I experience anger. A lot. So much so, that I have developed a close relationship to anger. I watch with awareness those familiar, hot waves rise up and clinch my chest. I know that my heart rate will increase shortly after. And finally, to my chagrin, I listen as my mouth spews forth words without thought. Once I have reached that point, I feel as though I have lost control. And usually, whatever tumbles out of my mouth completely contradicts what’s in my heart.
But what is it that my heart feels that my head (and mouth) completely misconstrues?
Essentially, Jack urges us to patiently (and courageously) honor our emotions without reacting to them. Here are five inspiring quotes and practices outlined in The Wise Heart that have helped me better manage anger.
The Nature of Wanting
People want things, constantly. It’s totally natural to desire warmth when we’re cold or food when we’re hungry. According to Kornfield, “The idea is not to be without desire, but to have a wise relationship with desire.”
Even healthy desires can become unhealthy if we allow them to throw us off balance or distort reality.
For example, I am extremely goal-oriented and driven. I won’t stop until I have achieved my goals, which often means I loose sleep and allow joyful moments to pass me by. But the worst is when my desire-turned-anxiety triggers feelings of anger over small matters.
Like when I begin planting a new flower in my garden, I mean to continue until I’m finished. So when my three-year-old says she’s hungry, I immediately feel frustrated. Within a split second, I (wrongly) interpret her plea for a snack as her interrupting me.
Jack Kornfield might say that I am grasping the goal of finishing my project so tightly, that anything “getting in my way” enrages me.
The Truth Shall Set You Free
According to Kornfield, “for those of us who easily indulge their desire (i.e. me), the wisest approach will require a powerful discipline of letting go.”
So when my daughter asks me for a snack, I need to hear it for what it is; that she is simply hungry. Not that she is blocking me from achieving my goals. If I can remember that truth in the moment, I can “let go” of my desire (and my shovel) before giving rise to anger. I can also make peace with my desire knowing that I can return to planting shortly after and at no cost to my ultimate goal, which is to care for both my plants and my children.
Split Second Decisions
It only takes a second between the moment we feel triggered and the moment we react out of anger, making it seem uncontrollable. But with practice, aggression can be stopped in that fleeting moment before it takes its toll.
Kornfield describes our consciousness as “particle-like” and because of that, “we can enter the space between instinct and action, between impulse and reaction.” But here’s the kicker: “To do so, we must tolerate pain and fear.”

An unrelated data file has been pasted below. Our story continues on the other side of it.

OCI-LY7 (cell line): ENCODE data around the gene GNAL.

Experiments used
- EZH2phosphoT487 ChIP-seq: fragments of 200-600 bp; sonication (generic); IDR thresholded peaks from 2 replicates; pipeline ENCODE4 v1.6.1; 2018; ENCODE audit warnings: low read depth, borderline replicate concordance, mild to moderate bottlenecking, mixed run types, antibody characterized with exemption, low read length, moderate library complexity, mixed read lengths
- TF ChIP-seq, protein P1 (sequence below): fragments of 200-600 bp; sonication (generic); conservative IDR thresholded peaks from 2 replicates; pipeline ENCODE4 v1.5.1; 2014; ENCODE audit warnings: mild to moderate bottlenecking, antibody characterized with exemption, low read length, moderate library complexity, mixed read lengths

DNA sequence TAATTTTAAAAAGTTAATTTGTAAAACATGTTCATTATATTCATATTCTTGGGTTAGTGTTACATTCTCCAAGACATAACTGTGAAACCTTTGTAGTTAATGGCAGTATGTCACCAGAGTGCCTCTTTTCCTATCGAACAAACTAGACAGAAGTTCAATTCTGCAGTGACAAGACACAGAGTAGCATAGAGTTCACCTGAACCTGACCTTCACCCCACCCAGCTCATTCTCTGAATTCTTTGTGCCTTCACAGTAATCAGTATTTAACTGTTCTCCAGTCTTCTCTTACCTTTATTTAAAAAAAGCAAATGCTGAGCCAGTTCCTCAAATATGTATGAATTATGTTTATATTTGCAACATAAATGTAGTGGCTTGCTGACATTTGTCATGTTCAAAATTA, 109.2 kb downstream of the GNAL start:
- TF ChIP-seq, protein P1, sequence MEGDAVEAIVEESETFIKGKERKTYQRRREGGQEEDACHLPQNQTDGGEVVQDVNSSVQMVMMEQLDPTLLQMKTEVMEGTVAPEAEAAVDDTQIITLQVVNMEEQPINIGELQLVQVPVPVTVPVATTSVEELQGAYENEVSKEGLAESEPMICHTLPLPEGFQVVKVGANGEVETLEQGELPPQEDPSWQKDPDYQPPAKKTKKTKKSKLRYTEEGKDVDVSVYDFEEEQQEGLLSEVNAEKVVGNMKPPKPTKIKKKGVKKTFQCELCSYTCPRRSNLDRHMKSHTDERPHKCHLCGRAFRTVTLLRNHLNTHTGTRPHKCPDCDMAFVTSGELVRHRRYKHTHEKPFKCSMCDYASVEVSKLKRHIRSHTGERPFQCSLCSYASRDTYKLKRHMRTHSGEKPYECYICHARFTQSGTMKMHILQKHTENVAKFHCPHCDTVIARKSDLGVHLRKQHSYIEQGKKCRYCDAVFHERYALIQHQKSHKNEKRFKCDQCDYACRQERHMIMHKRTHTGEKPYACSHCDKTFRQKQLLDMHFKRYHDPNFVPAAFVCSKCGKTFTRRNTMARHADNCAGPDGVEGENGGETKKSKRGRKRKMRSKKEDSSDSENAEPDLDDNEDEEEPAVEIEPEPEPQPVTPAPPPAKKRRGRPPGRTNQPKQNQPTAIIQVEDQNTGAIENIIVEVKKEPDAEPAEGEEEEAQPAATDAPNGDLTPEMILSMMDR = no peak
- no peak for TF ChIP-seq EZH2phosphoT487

That sounds masochistic. Tolerate pain? Well, here’s how I understand it: The only way we can make that split second decision and not react out of anger is to accept the pain that is causing us to want to lash out. We are essentially buying ourselves time by sitting with that initial pain or fear. As Thich Nat Hahn describes it, we need to listen to our suffering, cradle and sooth it like one does a crying baby.
In my garden scenario, I was really reacting from a fear of failure. Had I sat with my fear in that moment before allowing my anger to ripen, I would have noticed a tiny little voice inside saying, “if you don’t finish this now, you are a failure.” That was the inner suffering that needed tending to.
A Painful Undercurrent
“Aversion and anger almost always arise as a direct reaction to a threatening or painful situation. If they are not understood they grow into hatred.” I would rather engage with my underlying fears and pain then harm the ones I love with anger. But it requires courage. It means I have to sit in the midst of my pain and accept it. Then, if I am wise, I can use it to “understand”, as Kornfield suggests.
Here’s an example from when I responded without anger. In the middle of an argument with a loved one, I suddenly felt the urge to destroy them with words I knew would surely hurt their feelings. At that moment, I became aware of what I was about to do and so, I shut my mouth. The temptation to shout was powerful, but I resisted. The more I resisted, the stronger the urge to hurl insults grew. But I continued to sit in silence.
Finally, the urge to rage subsided and out came tears. Crying was a healthy response to what undergirded my anger: the pain of loneliness and exhaustion. I watched my anger implode and die, until it led me to the truth that needed attention. Once there, I was able to say how I felt hurt rather than spew hatred.
Pain is Pain is Pain
According to Kornfield, “However painful our experiences may be, they are just painful experiences until we add the response of aversion or hatred.” Pain is inevitable. Fear is here to stay. They are both part of our human experience and there is no use avoiding or fighting them. It is by doing so that we suffer, as Kornfield suggests.
When we sit gently and patiently with our selves in times of pain, we learn. We also grow more kind because practicing compassion with ourselves inspires us to have compassion for others.
It is also liberating to know that I can experience fear and pain without having to be swept away by anger.